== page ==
If you missed it, all is well and good in Iraq.
Or that's the latest Operation Happy Talk spin we're all supposed to get behind. The Associated Press leads the pack (I'm sure the Times will grab the baton tomorrow) in trumpeting the fact that a single province is now under Iraqi control. Any questions about the nature of this province could be put to rest by noting the dwindling coalition's fatality figures for that province (non-existant) but reality must never mar happy talk. As AFP notes: "Aside from Basra, most southern provinces are considered fairly stable and several are slated for security handovers in the next few months -- though coalition force officials admit that immediately following the handovers security may decline as insurgents test the system."
Which is why the AP trumpets the 'small' number of US troops who've lost their lives thus far this month (11) while burying the fact that Iraqi witnesses saw a US helicopter shot down today. ("Iraqi authorities said the helicopter was shot down near Youssifiyah, 12 miles southwest of Baghdad in an area where al-Qaida in Iraq and other insurgents operate. The Iraqis spoke on condition of anonymity because they are not authorized to talk to media.") Reuters notes the helicopter was on a "combat air patrol."
Things look peaceful?
Earlier today, the AP reported on a bombing of a village council headquarters in Baghdad (bicycle bomb, at least four council members left dead) and the shooting death of a police officer -- in the city under a month's "crackdown." Terry McCarthy (ABC -- America) reports on how fake identification sells for the US equivalent of ten and fifteen dollars and many Iraqis are puchasing them to reduce risk to their lives at checkpoints. McCarthy reports: "Now many Iraqis carry two IDs in their pockets and will produce one or the other, depending on who is asking for it." Packing your fake i.d.? Don't forget your gun. Mariam Karouny (Reuters) takes a look at the conditions that lead many of Baghdad's seven million to arm themselves as the chaos and violence continues around the country and in the capital.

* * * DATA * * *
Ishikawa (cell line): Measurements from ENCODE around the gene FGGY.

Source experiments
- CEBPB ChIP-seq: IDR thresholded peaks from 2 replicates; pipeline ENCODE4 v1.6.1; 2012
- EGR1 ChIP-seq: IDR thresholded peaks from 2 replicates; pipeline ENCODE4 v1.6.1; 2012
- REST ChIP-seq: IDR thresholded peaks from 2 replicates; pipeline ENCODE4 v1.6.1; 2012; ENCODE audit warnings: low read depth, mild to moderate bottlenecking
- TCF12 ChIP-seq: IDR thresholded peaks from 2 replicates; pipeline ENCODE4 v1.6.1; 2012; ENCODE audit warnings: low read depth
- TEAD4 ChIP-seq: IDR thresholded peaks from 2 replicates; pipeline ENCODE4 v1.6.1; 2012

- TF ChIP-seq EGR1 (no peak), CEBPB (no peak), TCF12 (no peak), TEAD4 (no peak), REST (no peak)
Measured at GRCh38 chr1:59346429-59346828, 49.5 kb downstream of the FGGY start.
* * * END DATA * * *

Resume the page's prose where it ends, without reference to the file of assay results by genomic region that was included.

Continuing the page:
That's reality and some correspondents (such as reportedly one with the New York Times) calling the Bully Boy and his 'plan' for Iraq "delusional" at a college appearance is meaningless when he continues to churn out the sort of nonsense at his paying job that prolongs the delusion.
Other bombs across the country. Reuters reports bombs in Mosul (roadside, five wounded) where a bomber took his own life and six others in a city council in Abi Saida while a car bomb killed four people and wounded at least nineteen; a car bomber took his own life and that of three others in Kirkuk (at least eight more wounded); and mortar rounds in Baghdad left two wounded. The AFP reports a bomb in Baghdad took the lives of five "municipal road sweepers."
The AP reports a kidnapping attempt on a wrestler and wrestling coach that left the coach, Mohammed Karim Abid Sahib, dead (the wrestler managed to escape).
Reuters notes three corpses discovered near Muqdadiya (three brothers who had been kidnapped the day before).
And in the United States, Joe Biden is raising doubts about Nouri al-Maliki's efforts as prime minister.
But surely, the most important point today is that a restive province with little violence will now be babysat by Iraqi forces (who may find it not so restive, as the AFP noted). And surely, mainstream correspondents will continue to churn out the spin that prolongs the illegal war while wanting points for being "brave" while speaking to college audiences.
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